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Abstract: “Chronic low-grade inflammation has been observed in major depression and other major psychiatric disorders and has been implicated in metabolic changes that are commonly associated with these disorders. This raises the possibility that the effects of dysfunctional metabolism may facilitate changes in neuronal structure and function which contribute to neuroprogression. Such changes may have implications for the progress from major depression to dementia in the elderly patient. The purpose of this review is to examine the contribution of inflammation and hypercortisolaemia, which are frequently associated with major depression, to neurodegeneration and how they detrimentally impact on brain energy metabolism. A key factor in these adverse events is insulin insensitivity caused by pro-inflammatory cytokines in association with desensitised glucocorticoid receptors. Identifying the possible metabolic changes initiated by inflammation opens new targets to ameliorate the adverse metabolic changes. This has resulted in the identification of dietary and drug targets which are of interest in the development of a new generation of psychotropic drugs.”

Leonard BE and Wegener G: Inflammation, insulin resistance and neuroprogression in depression. Acta Neuropsychiatr. 2019 Jun 12:1-9. doi: 10.1017/neu.2019.17. [Epub ahead of print]

https://www.ncbi.nlm.nih.gov/pubmed/31186075

 

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Abstract: “Given the high prevalence and burden of mental disorders, fostering the understanding of protective factors is an urgent issue for translational medicine in psychiatry. The concept of resilience describes individual and environmental protective factors against the backdrop of established adversities linked to mental illness. There is convergent evidence for a crucial role of direct as well as indirect adversity impacting the developing brain, with persisting effects until adulthood. Direct adversity may include childhood maltreatment and family adversity, while indirect social adversity can include factors such as urban living or ethnic minority status. Recently, research has begun to examine protective factors which may be able to buffer against or even reverse these influences. First evidence indicates that supportive social environments as well as trait-like individual protective characteristics might impact on similar neural substrates, thus strengthening the capacity to actively cope with stress exposure in order to counteract the detrimental effects evoked by social adversity. Here, we provide an overview of the current literature investigating the neural mechanisms of resilience with a putative social background, including studies on individual traits and genetic variation linked to resilience. We argue that the regulatory perigenual anterior cingulate cortex and limbic regions, including the amygdala and the ventral striatum, play a key role as crucial convergence sites of protective factors. Further, we discuss possible prevention and early intervention approaches targeting both the individual and the social environment to reduce the risk of psychiatric disorders and foster resilience.”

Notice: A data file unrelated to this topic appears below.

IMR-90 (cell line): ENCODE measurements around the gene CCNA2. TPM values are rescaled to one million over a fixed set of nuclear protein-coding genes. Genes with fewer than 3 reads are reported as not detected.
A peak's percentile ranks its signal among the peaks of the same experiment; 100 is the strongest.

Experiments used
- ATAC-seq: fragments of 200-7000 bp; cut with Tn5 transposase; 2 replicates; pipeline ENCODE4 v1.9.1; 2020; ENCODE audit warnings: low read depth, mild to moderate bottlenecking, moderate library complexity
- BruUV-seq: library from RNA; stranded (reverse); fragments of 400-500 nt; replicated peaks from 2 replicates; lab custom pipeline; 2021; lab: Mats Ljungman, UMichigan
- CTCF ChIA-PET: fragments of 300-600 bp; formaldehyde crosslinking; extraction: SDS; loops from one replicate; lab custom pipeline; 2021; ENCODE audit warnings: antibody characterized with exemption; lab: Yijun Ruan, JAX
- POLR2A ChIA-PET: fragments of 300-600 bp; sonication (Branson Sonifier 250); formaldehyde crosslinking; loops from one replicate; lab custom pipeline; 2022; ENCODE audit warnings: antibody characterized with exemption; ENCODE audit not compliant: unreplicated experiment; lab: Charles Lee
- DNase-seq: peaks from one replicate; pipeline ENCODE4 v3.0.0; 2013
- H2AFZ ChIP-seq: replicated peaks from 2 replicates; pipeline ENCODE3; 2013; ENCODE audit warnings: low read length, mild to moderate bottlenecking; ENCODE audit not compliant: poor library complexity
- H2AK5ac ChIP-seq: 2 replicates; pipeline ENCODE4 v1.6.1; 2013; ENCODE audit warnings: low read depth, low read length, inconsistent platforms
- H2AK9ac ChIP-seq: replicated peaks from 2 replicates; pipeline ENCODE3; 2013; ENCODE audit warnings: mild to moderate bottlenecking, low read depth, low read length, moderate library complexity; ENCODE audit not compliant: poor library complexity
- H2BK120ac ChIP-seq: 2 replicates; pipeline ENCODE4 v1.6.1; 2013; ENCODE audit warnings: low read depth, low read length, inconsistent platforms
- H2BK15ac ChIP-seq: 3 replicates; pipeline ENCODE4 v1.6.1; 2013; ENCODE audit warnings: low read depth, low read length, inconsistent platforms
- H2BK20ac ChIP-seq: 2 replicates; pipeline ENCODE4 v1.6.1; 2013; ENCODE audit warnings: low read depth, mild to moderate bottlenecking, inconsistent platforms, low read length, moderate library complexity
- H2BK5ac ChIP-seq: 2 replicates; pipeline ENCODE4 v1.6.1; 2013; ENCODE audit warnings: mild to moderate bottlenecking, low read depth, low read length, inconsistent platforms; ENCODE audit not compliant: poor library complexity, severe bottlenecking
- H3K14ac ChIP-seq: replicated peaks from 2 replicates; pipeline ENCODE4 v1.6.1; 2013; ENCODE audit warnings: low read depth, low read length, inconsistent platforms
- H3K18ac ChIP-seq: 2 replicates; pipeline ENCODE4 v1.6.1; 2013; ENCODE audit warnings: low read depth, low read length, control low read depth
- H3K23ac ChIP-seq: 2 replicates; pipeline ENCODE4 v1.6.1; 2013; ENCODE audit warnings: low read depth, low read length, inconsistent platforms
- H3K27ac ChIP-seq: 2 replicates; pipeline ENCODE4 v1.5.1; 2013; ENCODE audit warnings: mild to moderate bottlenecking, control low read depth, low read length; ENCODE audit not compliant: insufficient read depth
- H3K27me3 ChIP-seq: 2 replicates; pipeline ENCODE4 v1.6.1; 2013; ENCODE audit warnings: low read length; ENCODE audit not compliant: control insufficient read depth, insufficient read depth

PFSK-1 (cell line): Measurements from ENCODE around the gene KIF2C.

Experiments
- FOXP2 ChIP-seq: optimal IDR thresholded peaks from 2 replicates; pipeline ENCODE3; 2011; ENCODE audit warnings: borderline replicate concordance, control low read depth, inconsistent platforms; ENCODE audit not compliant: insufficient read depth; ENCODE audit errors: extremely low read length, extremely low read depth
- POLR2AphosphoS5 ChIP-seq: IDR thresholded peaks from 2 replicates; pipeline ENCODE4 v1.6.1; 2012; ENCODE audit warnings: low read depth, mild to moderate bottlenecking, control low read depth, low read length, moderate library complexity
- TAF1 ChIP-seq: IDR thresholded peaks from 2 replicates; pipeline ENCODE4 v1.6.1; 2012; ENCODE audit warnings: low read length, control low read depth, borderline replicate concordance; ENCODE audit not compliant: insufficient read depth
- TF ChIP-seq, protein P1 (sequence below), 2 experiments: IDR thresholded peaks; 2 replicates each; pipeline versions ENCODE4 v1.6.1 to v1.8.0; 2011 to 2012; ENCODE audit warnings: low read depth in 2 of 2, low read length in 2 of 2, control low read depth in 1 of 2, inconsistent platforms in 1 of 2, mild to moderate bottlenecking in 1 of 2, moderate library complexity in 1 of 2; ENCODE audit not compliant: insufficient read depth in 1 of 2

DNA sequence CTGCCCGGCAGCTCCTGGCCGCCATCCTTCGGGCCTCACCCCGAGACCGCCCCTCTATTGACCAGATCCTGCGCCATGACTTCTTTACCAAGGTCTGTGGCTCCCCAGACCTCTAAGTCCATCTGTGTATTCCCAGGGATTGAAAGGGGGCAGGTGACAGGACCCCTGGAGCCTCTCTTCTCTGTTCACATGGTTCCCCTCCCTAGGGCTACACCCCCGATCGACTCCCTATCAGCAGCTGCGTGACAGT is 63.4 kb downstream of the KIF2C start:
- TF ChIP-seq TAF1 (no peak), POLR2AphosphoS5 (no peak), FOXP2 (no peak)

Holz NE,  Tost. H,  Meyer-Lindenberg A: Resilience and the brain: a key role for regulatory circuits linked to social stress and support. Mol.. Psychiatry [Epub ahead of print Oct. 18, 2019; doi: 10.1038/s41380-019-0551-9.].

https://www.ncbi.nlm.nih.gov/pubmed/31628419